For all the canonical events of the Star Wars universe, whether it is those moments of the utmost scale or the tiniest shifts of power between the Light Side and the Dark, all are easy to take in, be it through the movies, the TV series’ or the recent Marvel comics. With the seventh iteration of the movie series now out, all eyes are on Jakku, a corner of canon yet to be explored in any depth. The Battle of Jakku, an all important clash between Imperials and Rebels following the destruction of the second Death Star, is an extremely illusive historical event to find anything on (as of writing), and it’s first excursion into popular media comes in the form of DLC for the multiplayer Star Wars endeavour, Battlefront.
The Battle of Jakku is clearly a hugely important piece of the galactic puzzle and has had permutations for generations after it’s conclusion. With that in mind, the DLC update brings with it two new maps, one expansive and open warzone littered with Starfighters and Imperial Star Destroyers, the other a narrow canyon surrounded by caves and abandoned AT-ATs.
The cream of the crop is the all new high-intensity 40-man game mode, the third of the same scale in Battlefront, that pitches 20 Imperials against 20 Rebels across a vast and beautiful sun-scorched Jakku landscape. Turning Point, as the name suggests, is the turning point in the epic battle and involves the team controlling the Rebels to reclaim control points across the map while the Imperials must defend them. If a capture point is claimed, the map then expands, revealing more capture points as the Rebels are given more time, resulting in a climatic showdown in the final capture point. Failing to capture any points during the first phase will result in victory for the Empire, while securing all three points will spell victory for the Rebel Alliance and the turning point of the Battle - hence Turning Point.
It’s not too dissimilar to the 40-man carnage that is Supremacy, Battlefront’s other control point based game mode, but it is more enjoyable and brings with it a sense of purpose - you really are fighting for something, not mindlessly killing your opponent with no motive. Turning Point is epic from start to finish, with action not just in the hands of the players. From the moment you take control, you are plunged into a warzone; AI orbital strikes pulverize the sand, Star Destroyers plummet to terra firma below and starfighters fill the sky with blaster fire and shrapnel. Out of all the modes and maps available on Battlefront’s launch, it is Jakku that somehow feels the most authentic and part of a galactic struggle then any of the others combined. Endor has it’s jungle charm, Hoth has it’s frozen beauty and Tatooine is coated in the light of two suns; but it is Jakku - and turning point in particular - that really puts the war into Star Wars.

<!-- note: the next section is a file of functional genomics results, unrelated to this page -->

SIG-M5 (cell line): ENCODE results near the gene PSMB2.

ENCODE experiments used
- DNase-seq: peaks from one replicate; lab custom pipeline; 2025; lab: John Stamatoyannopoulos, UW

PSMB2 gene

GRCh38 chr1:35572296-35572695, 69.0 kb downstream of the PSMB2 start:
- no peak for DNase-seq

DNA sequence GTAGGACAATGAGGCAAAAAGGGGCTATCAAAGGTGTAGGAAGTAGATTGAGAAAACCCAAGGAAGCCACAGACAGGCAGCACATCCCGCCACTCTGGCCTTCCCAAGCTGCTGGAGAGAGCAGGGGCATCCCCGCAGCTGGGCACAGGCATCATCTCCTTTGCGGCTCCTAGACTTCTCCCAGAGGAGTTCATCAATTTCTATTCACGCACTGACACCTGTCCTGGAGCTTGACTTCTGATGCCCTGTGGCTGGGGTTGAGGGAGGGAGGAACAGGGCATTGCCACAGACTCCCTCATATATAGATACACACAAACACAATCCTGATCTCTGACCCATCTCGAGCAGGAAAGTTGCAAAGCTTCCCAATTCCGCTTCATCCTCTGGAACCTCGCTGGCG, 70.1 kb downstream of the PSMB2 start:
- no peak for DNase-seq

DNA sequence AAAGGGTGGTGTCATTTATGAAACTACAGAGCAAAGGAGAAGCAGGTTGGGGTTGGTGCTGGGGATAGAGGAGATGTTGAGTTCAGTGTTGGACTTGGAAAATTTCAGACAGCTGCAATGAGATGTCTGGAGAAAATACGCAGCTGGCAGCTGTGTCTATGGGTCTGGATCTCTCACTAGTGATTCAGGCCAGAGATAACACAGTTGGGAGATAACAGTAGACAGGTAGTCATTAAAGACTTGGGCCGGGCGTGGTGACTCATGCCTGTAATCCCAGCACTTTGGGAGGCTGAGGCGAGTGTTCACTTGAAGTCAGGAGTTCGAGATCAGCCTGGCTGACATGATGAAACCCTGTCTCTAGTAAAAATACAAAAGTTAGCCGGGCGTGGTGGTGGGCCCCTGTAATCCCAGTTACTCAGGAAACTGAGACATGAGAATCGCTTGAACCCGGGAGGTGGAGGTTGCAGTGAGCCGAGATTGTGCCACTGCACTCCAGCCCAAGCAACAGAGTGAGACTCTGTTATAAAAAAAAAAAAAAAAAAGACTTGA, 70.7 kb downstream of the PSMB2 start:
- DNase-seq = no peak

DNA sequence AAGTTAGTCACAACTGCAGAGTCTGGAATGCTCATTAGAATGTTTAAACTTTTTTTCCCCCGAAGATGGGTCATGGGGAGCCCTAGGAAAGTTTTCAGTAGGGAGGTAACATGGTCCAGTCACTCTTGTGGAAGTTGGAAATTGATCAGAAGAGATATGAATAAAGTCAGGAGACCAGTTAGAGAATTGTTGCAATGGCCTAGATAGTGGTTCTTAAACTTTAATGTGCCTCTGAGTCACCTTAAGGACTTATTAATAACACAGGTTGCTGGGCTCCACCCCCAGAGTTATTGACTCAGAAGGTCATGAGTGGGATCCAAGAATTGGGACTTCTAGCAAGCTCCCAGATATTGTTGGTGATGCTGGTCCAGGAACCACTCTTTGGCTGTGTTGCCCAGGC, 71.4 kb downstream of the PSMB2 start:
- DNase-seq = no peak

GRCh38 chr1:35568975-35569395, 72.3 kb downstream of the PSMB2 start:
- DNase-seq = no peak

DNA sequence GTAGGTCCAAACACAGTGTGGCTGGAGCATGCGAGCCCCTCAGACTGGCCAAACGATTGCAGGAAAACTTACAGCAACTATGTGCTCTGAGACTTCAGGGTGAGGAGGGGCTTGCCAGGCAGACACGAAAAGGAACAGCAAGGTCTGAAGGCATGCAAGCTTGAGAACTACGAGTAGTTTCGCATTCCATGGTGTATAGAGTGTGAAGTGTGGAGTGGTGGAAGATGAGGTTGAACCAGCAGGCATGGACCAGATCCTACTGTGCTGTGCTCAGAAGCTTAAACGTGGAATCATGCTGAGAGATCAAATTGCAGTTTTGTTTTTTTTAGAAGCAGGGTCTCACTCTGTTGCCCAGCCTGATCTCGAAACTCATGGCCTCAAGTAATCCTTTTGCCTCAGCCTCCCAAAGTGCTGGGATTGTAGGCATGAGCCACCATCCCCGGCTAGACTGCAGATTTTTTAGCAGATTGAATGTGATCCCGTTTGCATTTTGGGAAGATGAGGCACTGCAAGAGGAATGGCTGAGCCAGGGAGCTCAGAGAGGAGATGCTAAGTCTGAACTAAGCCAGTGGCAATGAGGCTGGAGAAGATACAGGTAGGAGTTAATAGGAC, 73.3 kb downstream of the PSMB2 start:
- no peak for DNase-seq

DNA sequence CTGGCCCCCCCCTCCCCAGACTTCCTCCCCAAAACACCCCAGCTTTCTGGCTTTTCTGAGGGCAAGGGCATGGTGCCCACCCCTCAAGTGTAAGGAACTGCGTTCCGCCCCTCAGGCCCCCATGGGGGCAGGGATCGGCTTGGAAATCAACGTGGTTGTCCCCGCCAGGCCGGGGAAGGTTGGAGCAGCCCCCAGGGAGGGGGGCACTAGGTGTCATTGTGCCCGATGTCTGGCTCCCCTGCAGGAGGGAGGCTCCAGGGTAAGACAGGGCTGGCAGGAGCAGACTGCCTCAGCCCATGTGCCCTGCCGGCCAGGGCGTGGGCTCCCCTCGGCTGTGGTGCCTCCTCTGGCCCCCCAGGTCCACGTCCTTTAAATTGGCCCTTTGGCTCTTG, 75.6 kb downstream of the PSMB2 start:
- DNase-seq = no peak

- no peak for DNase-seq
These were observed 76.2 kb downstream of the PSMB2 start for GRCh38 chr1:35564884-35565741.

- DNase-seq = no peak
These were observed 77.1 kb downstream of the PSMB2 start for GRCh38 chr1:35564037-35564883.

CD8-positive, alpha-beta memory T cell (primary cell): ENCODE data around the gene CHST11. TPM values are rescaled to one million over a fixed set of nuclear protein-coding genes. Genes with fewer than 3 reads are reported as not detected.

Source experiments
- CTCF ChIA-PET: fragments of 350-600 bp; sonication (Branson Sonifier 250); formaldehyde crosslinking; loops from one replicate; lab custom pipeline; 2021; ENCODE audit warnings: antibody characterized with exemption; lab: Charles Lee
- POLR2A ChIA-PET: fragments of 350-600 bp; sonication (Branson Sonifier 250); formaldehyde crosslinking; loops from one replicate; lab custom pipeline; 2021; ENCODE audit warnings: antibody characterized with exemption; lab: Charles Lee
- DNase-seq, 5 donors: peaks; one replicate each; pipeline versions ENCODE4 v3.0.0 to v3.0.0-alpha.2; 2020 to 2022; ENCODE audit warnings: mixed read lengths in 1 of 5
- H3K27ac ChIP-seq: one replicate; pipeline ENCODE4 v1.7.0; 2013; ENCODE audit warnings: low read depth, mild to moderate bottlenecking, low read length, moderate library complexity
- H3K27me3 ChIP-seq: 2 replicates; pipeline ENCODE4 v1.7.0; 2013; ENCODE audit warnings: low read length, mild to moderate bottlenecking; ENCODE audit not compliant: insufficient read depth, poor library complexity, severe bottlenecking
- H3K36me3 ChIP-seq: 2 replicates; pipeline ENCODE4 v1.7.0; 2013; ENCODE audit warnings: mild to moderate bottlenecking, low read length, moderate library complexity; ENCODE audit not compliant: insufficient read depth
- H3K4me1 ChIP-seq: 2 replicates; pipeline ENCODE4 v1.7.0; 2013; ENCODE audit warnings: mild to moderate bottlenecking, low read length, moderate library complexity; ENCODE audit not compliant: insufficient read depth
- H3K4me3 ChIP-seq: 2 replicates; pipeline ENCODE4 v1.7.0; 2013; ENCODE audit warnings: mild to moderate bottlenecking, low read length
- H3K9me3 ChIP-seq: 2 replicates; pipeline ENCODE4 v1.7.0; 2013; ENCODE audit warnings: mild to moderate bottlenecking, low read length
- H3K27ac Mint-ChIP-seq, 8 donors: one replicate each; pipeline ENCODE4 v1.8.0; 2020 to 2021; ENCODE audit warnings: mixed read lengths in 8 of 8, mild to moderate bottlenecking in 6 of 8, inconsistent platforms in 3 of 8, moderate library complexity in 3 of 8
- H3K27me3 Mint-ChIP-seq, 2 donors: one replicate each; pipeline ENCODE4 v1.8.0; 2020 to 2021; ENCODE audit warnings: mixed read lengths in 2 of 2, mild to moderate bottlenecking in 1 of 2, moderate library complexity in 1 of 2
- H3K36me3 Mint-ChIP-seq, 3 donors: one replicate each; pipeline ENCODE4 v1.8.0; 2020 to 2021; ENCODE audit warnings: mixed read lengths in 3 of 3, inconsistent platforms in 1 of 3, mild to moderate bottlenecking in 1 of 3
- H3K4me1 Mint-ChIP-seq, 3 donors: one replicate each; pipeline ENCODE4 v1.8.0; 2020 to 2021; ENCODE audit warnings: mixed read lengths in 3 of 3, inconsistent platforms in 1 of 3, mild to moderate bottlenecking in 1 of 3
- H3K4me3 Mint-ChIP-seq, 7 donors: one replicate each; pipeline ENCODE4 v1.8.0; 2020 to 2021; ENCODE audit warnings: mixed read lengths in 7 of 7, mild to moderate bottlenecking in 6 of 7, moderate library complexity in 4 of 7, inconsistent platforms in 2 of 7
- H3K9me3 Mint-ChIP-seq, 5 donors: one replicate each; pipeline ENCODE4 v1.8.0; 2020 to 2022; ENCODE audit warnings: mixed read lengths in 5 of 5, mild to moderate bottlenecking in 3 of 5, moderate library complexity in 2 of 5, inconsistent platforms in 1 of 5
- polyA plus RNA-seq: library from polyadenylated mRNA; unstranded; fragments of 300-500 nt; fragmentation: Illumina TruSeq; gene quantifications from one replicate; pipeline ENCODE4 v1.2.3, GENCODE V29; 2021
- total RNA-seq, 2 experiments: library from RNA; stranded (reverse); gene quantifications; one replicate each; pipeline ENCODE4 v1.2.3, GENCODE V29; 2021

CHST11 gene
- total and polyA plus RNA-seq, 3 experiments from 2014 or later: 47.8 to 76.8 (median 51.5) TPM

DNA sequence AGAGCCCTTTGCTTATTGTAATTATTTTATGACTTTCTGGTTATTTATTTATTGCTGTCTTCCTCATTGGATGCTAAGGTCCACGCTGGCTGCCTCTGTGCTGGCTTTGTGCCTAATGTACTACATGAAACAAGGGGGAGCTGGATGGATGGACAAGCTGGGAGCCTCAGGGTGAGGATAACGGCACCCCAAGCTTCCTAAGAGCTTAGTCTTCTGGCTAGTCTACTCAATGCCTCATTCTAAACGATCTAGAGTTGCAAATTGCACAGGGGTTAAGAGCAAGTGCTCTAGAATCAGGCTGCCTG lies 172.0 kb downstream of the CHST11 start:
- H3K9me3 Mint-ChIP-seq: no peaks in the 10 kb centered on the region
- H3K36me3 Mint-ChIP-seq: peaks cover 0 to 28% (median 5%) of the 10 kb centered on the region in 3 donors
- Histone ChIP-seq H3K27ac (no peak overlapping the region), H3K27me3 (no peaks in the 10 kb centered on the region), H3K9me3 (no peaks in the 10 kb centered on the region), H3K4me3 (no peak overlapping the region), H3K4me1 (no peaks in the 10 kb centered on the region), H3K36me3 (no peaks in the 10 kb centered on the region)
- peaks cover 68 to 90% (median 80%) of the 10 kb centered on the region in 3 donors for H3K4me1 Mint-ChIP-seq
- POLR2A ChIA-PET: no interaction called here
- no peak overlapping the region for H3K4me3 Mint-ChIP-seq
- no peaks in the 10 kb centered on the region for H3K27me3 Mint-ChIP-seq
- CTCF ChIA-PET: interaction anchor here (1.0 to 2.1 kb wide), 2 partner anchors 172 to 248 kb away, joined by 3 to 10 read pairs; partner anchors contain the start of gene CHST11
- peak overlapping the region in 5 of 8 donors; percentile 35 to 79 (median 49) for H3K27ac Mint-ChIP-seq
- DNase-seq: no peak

Like both Walker Assault and Supremacy, unless you are some form of supreme Jedi commander, you’ll find yourself dying a lot. At times you’ll find yourself experience the groundhog day repetition of dying, running into battle, dying, and running into battle again. Experience on these larger, more open maps is key to your success, as well as being able to locate the best power-ups and take to the skies for an aerial advantage, helping the troops on the ground. As Jakku is a graveyard of warfare, every nook and cranny is available to be exploited, do you snipe from distance, set traps or hide and wait for it all to pass? (hopefully not the latter).
The Jakku DLC offers a mixed bag for Battlefront. The planet itself is a hugely impressive chunk of the war torn galaxy, an atmospheric glimpse at a clearly important canonical event and a map that is the most vibrant and living of the maps available. The new game mode, despite it’s drama and aesthetic doesn't feel like anything entirely new, repeating the age old objectives of “run over there, claim that and kill that guy”. There’s not room for much to complain about though, as Jakku is free DLC available to all Battlefront players right now, and it will be interesting to see which direction DICE take as they start shipping out expansion packs.